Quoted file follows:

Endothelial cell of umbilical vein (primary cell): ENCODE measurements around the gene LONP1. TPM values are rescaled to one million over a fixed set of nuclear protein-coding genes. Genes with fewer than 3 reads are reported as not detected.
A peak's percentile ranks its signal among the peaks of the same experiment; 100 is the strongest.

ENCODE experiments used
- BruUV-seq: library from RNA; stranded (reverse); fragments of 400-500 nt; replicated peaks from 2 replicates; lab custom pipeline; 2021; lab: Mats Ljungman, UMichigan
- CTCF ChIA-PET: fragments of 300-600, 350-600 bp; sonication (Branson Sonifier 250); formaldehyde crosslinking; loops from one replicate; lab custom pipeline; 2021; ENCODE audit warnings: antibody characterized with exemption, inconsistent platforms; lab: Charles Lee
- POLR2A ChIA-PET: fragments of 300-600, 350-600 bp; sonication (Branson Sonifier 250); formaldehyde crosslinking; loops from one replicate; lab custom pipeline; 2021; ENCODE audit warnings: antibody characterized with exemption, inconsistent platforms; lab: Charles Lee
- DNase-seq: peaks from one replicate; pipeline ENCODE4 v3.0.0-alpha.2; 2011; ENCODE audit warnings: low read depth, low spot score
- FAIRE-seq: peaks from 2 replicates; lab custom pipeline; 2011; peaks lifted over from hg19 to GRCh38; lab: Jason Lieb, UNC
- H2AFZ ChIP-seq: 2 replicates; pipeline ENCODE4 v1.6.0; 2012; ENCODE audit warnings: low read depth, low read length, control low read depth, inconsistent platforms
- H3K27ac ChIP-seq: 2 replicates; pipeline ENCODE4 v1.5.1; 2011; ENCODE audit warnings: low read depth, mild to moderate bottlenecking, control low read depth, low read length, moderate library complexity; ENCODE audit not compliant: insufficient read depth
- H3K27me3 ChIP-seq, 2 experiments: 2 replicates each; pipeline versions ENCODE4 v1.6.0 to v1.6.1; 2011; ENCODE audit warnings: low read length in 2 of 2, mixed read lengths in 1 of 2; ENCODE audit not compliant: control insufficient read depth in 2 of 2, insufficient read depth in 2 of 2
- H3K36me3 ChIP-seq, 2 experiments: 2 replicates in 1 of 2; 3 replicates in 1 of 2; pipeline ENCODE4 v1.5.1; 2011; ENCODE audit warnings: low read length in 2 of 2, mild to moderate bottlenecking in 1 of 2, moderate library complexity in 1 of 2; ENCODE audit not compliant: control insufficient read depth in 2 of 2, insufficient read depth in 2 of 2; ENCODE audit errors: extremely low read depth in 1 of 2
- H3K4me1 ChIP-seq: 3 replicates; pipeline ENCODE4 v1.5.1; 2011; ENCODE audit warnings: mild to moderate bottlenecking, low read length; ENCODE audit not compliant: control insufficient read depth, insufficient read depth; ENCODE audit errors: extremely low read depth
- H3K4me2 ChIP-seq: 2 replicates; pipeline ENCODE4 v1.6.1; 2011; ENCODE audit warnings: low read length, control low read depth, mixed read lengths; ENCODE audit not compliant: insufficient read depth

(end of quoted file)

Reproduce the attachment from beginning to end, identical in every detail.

Endothelial cell of umbilical vein (primary cell): ENCODE measurements around the gene LONP1. TPM values are rescaled to one million over a fixed set of nuclear protein-coding genes. Genes with fewer than 3 reads are reported as not detected.
A peak's percentile ranks its signal among the peaks of the same experiment; 100 is the strongest.

ENCODE experiments used
- BruUV-seq: library from RNA; stranded (reverse); fragments of 400-500 nt; replicated peaks from 2 replicates; lab custom pipeline; 2021; lab: Mats Ljungman, UMichigan
- CTCF ChIA-PET: fragments of 300-600, 350-600 bp; sonication (Branson Sonifier 250); formaldehyde crosslinking; loops from one replicate; lab custom pipeline; 2021; ENCODE audit warnings: antibody characterized with exemption, inconsistent platforms; lab: Charles Lee
- POLR2A ChIA-PET: fragments of 300-600, 350-600 bp; sonication (Branson Sonifier 250); formaldehyde crosslinking; loops from one replicate; lab custom pipeline; 2021; ENCODE audit warnings: antibody characterized with exemption, inconsistent platforms; lab: Charles Lee
- DNase-seq: peaks from one replicate; pipeline ENCODE4 v3.0.0-alpha.2; 2011; ENCODE audit warnings: low read depth, low spot score
- FAIRE-seq: peaks from 2 replicates; lab custom pipeline; 2011; peaks lifted over from hg19 to GRCh38; lab: Jason Lieb, UNC
- H2AFZ ChIP-seq: 2 replicates; pipeline ENCODE4 v1.6.0; 2012; ENCODE audit warnings: low read depth, low read length, control low read depth, inconsistent platforms
- H3K27ac ChIP-seq: 2 replicates; pipeline ENCODE4 v1.5.1; 2011; ENCODE audit warnings: low read depth, mild to moderate bottlenecking, control low read depth, low read length, moderate library complexity; ENCODE audit not compliant: insufficient read depth
- H3K27me3 ChIP-seq, 2 experiments: 2 replicates each; pipeline versions ENCODE4 v1.6.0 to v1.6.1; 2011; ENCODE audit warnings: low read length in 2 of 2, mixed read lengths in 1 of 2; ENCODE audit not compliant: control insufficient read depth in 2 of 2, insufficient read depth in 2 of 2
- H3K36me3 ChIP-seq, 2 experiments: 2 replicates in 1 of 2; 3 replicates in 1 of 2; pipeline ENCODE4 v1.5.1; 2011; ENCODE audit warnings: low read length in 2 of 2, mild to moderate bottlenecking in 1 of 2, moderate library complexity in 1 of 2; ENCODE audit not compliant: control insufficient read depth in 2 of 2, insufficient read depth in 2 of 2; ENCODE audit errors: extremely low read depth in 1 of 2
- H3K4me1 ChIP-seq: 3 replicates; pipeline ENCODE4 v1.5.1; 2011; ENCODE audit warnings: mild to moderate bottlenecking, low read length; ENCODE audit not compliant: control insufficient read depth, insufficient read depth; ENCODE audit errors: extremely low read depth
- H3K4me2 ChIP-seq: 2 replicates; pipeline ENCODE4 v1.6.1; 2011; ENCODE audit warnings: low read length, control low read depth, mixed read lengths; ENCODE audit not compliant: insufficient read depth